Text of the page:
April 8, 2005
In north-central New Jersey, a major phase of the construction project for the new Victory Bridge was completed. This phase involved installing segments of the superstructure (the part of a bridge supporting the deck and linking one substructure to another) on the northbound section of the bridge.
This bridge was built as an improved means for carrying traffic on New Jersey Route 35 over the Raritan River and connecting the city of Perth Amboy on the north side with the borough of Sayreville to the south. The original Victory Bridge that this new structure replaced had been opened to traffic in 1926. At the time of its public debut, this first version of the Victory Bridge – measuring 360 feet (110 meters) in length — was the longest swing bridge in the Garden State. During inaugural festivities that were attended by thousands of people, the bridge was formally dedicated to New Jersey residents who had served in World War I.
Notwithstanding a great deal of fanfare that accompanied its grand opening, the original Victory Bridge became increasingly problematic and obsolete over the course of time. The key problems in maintaining the bridge included the ever-growing volumes of traffic in that region of New Jersey and the all-too-frequent openings of the low-level structure to accommodate vessels traveling through the area on the Raritan River
Construction on a new bridge finally began in 2003 under the supervision of the New Jersey Department of Transportation (NJDOT). Jack Lettiere, who served as NJDOT commissioner from 2002 to 2006 (and as AASHTO president in 2005-06), highlighted yet another reason for getting rid of the original Victory Bridge. “We wanted to replace this structure with something even more magnificent,” he said.
The $162.5 million project for constructing the new Victory Bridge was funded by federal and New Jersey Transportation Trust Fund monies. Figg Bridge Engineers, Inc. and Vollmer Associates jointly prepared the design for the bridge, and NJDOT contracted with George Harms Construction Company to build the structure.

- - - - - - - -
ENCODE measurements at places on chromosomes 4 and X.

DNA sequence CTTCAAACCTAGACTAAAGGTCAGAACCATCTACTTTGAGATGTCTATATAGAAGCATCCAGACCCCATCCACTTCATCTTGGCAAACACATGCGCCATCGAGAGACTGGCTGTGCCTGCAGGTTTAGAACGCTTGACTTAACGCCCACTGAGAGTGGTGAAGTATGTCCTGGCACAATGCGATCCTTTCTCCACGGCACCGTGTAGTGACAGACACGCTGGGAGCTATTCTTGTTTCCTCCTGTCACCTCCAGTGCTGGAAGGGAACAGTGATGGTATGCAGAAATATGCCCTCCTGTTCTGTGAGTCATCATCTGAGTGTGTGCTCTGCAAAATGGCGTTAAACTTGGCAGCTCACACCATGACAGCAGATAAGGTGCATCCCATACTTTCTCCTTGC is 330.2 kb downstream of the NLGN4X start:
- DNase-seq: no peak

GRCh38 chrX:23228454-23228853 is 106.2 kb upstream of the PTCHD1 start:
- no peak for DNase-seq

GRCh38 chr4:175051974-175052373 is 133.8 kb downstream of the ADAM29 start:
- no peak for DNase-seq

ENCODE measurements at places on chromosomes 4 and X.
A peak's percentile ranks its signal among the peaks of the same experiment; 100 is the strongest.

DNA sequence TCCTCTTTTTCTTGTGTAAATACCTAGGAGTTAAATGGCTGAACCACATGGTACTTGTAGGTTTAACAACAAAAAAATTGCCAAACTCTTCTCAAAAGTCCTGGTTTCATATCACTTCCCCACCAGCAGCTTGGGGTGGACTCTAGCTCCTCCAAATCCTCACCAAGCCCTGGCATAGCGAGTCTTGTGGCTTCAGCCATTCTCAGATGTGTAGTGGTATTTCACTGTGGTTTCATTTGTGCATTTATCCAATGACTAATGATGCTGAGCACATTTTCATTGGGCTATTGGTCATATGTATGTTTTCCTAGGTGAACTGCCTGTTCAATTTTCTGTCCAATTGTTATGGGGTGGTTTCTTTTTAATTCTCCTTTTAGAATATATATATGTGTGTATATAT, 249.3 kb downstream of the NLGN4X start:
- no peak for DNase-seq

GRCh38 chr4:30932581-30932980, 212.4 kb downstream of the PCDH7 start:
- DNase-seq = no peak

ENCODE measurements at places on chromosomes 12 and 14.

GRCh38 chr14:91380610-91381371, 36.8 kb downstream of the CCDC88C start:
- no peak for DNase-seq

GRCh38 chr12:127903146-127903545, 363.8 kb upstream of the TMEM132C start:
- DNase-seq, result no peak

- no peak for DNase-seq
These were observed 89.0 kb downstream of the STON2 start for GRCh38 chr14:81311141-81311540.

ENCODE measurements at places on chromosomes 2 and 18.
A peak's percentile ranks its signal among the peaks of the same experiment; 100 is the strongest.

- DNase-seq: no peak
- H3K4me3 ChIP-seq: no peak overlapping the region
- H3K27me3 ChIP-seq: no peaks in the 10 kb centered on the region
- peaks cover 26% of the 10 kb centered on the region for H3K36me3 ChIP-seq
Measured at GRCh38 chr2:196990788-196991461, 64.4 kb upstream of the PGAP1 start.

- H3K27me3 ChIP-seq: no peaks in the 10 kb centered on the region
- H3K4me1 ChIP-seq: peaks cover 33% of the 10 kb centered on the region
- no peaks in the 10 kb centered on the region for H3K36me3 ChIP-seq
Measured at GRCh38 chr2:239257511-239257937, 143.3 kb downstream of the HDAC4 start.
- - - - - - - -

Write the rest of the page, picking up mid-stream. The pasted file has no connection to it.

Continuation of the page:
To help reduce the time for building the bridge, NJDOT selected the segmental precast concrete method for both the superstructures and substructures. Precast concrete is produced and cured in usable form at another location and then transported to the construction site to be readily lifted into place, while standard concrete (in a more time-consuming process) is typically prepared and cured at the construction site; the precast segments of concrete used for the second Victory Bridge were shipped from Virginia.
Construction on what would become the southbound section of the high-level fixed bridge was finished in 2004. The original Victory Bridge was subsequently demolished so that the northbound section of its replacement could be constructed there.
About six-and-a-half months after the superstructure segments of that northbound section had been put in place, Lettiere officially announced the completion of the entire project. In doing so, he made clear one significant thing that the new bridge shared with its predecessor. “This new Victory Bridge is a fitting monument to the veterans of World War I,” he said. Lettiere also attributed construction of the current Victory Bridge to “hard work and cooperation by federal, state and local officials to increase safety and improve traffic flow.”
U.S. Senator Frank Lautenberg of New Jersey likewise emphasized the expected benefits of the new structure. “This new Victory Bridge means an easier trip for 20,000 motorists every day,” he said. “NJDOT has done a great job on this project, and I will continue to work with them to make our roads and bridges safer and more efficient.”
The northbound and southbound sections of the current bridge each consist of two 12-foot (3.7-meter) travel lanes, a 10-foot (3-meter) bicycle lane/outside shoulder, and a 3-foot (.91-meter) shoulder. In addition, the southbound section has a 6-foot (1.8-meter) sidewalk. To further pay tribute to New Jersey residents who fought in World War I, the light poles along the bridge feature plaques highlighting the battles of that military conflict in which U.S. troops participated. The construction project for the current Victory Bridge resulted in numerous design awards, including those presented by the New Jersey Concrete Association, American Segmental Bridge Institute, and Precast/Prestressed Concrete Institute.
For more information on the current Victory Bridge and its predecessor, please check out https://www.state.nj.us/transportation/about/press/2005/102705.shtm
Additional information on crossings of the Raritan River is available at https://en.wikipedia.org/wiki/List_of_crossings_of_the_Raritan_River